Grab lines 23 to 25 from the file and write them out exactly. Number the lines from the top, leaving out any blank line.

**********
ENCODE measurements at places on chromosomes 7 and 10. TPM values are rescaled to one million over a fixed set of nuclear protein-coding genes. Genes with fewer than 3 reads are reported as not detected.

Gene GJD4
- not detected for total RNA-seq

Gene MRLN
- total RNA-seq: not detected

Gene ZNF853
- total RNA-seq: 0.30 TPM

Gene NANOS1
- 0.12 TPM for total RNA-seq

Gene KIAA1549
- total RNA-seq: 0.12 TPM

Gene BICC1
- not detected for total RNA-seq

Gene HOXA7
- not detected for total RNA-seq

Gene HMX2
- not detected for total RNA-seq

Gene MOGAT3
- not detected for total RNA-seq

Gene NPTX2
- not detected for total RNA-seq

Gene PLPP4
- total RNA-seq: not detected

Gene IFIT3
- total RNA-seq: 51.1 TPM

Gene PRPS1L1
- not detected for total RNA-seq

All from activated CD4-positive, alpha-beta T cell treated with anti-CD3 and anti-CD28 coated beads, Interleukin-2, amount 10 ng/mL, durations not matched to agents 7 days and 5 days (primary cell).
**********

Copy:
- total RNA-seq: not detected

Gene IFIT3
- total RNA-seq: 51.1 TPM